Date of Graduation

Fall 12-13-2019

Document Access

Project/Capstone - Global access

Degree Name

Master of Science in Environmental Management (MSEM)


College of Arts and Sciences


Environmental Management

First Advisor

Dr. Deneb Karentz


This project provides insight into western pond turtle (Actinemys marmorata) population health at sites in three states on the western part of the United States. Washington, Oregon and California have identified the western pond turtle as endangered, a critical and a species of special concern in that respective order. Washington has implemented a recovery plan for western pond turtles and Oregon has established best management practices for the conservation of native turtles. California has yet to establish any guidelines for the conservation of western pond turtles. This species is endemic to the western United States and has been suffering from declining populations since the late 1800s. The factors that have contributed to the decline in western pond turtle numbers include: historical commercial food use, habitat destruction and fragmentation by water diversions, urbanization and agriculture, non-native species interactions, fire, drought, and flood which are increased by climate change due to anthropogenic activity. Reptiles in general do not do well with high disturbance rates in their environment, due to their slow movements. Western pond turtles have also been afflicted by different diseases, such as a respiratory illness that decimated one-third of the population in Washington and shell disease that has been affecting populations in Washington, Oregon and California. Exposure to diseases is proliferated by contact with released pet turtles, as captive turtles contain different bacteria. The western pond turtle sites analyzed are in the Columbia Gorge and South Puget Sound in Washington, Willamette Drainage in Oregon and sites in Lake County, San Diego County and Yolo County in California. These sites were analyzed through a combination of data from peer-reviewed, unpublished literature and government agency reports. The purpose of this research is to determine the effectiveness of management plans and strategies used for the recovery and conservation of western pond turtle populations, with an emphasis on head-starting programs, non-native species removal, habitat restoration and enhancement. The results will be analyzed by looking at historical data and more recent results in relatively the same area to determine if the western pond turtle populations have increased or decreased at those sites, in order to best allocate resources and prepare management plans for the conservation of western pond turtle populations in California. The recommendations being propose are surveying and monitoring, collaboration, habitat restoration/enhancement, non-native species removal, head-start programs and land acquisition. The analysis between sites in Washington, Oregon and California showed some progress but requires further research.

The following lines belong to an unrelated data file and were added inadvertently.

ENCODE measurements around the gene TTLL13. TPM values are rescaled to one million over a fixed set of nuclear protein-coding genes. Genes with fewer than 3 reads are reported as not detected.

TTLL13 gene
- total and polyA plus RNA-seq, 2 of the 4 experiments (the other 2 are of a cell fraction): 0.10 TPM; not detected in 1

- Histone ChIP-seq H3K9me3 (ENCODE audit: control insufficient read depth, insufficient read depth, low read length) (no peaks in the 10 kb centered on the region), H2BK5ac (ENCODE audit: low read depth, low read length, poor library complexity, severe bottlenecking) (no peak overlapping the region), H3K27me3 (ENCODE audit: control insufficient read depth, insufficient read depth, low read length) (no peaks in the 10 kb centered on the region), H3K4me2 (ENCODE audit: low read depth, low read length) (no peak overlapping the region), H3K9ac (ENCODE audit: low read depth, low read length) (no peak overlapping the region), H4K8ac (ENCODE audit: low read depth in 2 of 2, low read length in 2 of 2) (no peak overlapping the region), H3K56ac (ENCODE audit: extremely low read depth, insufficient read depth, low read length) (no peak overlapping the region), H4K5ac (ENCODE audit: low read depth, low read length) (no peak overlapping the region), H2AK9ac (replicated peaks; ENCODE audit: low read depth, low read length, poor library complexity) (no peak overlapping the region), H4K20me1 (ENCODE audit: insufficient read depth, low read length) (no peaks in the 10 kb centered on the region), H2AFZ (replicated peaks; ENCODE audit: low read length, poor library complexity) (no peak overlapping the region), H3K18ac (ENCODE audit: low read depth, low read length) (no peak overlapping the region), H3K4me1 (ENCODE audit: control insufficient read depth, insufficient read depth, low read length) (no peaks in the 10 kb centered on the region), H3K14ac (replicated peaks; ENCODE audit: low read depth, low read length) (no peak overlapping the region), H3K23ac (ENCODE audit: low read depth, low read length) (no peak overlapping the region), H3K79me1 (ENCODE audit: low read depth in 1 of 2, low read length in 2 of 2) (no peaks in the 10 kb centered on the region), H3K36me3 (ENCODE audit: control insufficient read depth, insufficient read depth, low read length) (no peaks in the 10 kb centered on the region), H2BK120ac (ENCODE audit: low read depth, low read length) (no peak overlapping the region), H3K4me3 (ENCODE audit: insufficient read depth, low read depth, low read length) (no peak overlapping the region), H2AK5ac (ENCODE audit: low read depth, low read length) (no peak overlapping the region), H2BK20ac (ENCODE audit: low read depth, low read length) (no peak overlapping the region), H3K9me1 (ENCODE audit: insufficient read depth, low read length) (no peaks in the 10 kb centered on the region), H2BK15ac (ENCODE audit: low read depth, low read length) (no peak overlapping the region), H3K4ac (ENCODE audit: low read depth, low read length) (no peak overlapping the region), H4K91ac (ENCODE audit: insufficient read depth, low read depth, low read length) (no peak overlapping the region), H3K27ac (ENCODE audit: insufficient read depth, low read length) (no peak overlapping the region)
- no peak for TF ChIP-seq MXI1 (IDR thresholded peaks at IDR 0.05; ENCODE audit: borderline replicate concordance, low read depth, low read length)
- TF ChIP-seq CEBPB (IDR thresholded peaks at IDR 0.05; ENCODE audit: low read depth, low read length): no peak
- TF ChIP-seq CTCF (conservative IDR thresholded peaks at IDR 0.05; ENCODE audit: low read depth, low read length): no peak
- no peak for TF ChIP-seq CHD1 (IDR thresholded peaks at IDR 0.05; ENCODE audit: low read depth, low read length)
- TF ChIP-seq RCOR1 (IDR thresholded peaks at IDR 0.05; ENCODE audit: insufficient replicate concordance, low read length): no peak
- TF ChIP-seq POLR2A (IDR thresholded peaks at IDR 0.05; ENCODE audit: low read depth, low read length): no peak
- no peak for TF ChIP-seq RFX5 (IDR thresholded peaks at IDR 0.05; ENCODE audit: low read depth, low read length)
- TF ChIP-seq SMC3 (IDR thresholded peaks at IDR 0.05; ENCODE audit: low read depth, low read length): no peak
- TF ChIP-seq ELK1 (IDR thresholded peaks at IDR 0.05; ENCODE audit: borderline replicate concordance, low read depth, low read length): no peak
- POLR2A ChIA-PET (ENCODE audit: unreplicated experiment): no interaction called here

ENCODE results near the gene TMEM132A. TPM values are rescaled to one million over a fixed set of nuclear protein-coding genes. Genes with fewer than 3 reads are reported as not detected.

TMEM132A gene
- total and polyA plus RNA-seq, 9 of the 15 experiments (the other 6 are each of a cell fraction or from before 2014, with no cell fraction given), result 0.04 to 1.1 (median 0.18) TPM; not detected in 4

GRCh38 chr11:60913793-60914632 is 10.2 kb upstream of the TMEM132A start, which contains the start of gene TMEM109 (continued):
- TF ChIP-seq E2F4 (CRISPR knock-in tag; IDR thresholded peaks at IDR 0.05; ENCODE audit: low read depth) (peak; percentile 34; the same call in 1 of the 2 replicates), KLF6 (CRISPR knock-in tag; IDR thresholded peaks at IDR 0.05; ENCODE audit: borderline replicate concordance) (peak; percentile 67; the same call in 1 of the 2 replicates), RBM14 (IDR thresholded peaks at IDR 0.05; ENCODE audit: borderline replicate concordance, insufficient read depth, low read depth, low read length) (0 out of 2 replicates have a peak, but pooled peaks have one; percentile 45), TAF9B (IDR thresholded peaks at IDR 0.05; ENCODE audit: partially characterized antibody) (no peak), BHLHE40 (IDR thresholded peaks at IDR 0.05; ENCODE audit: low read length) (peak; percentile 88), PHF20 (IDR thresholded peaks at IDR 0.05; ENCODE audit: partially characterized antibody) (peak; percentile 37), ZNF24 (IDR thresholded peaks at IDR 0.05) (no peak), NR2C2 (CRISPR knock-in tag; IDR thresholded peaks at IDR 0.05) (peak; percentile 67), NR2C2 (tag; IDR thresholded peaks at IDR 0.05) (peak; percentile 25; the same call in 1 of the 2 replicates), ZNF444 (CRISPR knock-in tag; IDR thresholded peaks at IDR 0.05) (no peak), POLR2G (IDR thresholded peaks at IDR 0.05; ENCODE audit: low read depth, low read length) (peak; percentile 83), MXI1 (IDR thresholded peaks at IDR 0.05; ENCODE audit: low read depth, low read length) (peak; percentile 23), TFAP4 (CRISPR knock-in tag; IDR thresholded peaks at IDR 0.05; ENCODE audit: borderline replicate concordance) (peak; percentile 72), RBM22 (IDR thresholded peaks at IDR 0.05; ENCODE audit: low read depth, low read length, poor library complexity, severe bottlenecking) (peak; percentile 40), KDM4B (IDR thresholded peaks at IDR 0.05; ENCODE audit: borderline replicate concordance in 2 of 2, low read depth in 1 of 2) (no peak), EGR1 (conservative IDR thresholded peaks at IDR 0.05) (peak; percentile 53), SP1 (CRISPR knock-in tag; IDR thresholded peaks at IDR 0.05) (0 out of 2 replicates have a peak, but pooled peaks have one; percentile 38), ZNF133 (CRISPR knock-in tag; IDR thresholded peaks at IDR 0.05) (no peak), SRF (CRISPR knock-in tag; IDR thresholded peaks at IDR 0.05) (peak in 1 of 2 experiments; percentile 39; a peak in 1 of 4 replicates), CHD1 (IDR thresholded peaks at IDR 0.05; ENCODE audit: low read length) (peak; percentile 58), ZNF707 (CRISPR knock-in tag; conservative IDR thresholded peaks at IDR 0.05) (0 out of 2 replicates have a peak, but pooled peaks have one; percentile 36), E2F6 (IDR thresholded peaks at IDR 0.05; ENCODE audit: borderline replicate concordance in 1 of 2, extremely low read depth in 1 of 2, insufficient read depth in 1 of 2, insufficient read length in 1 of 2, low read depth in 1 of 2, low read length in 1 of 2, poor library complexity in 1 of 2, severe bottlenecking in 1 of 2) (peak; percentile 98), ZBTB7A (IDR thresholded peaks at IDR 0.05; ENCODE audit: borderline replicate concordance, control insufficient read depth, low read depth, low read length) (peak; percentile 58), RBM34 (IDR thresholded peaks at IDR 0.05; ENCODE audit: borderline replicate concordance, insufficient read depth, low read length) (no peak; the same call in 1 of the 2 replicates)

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Life Sciences Commons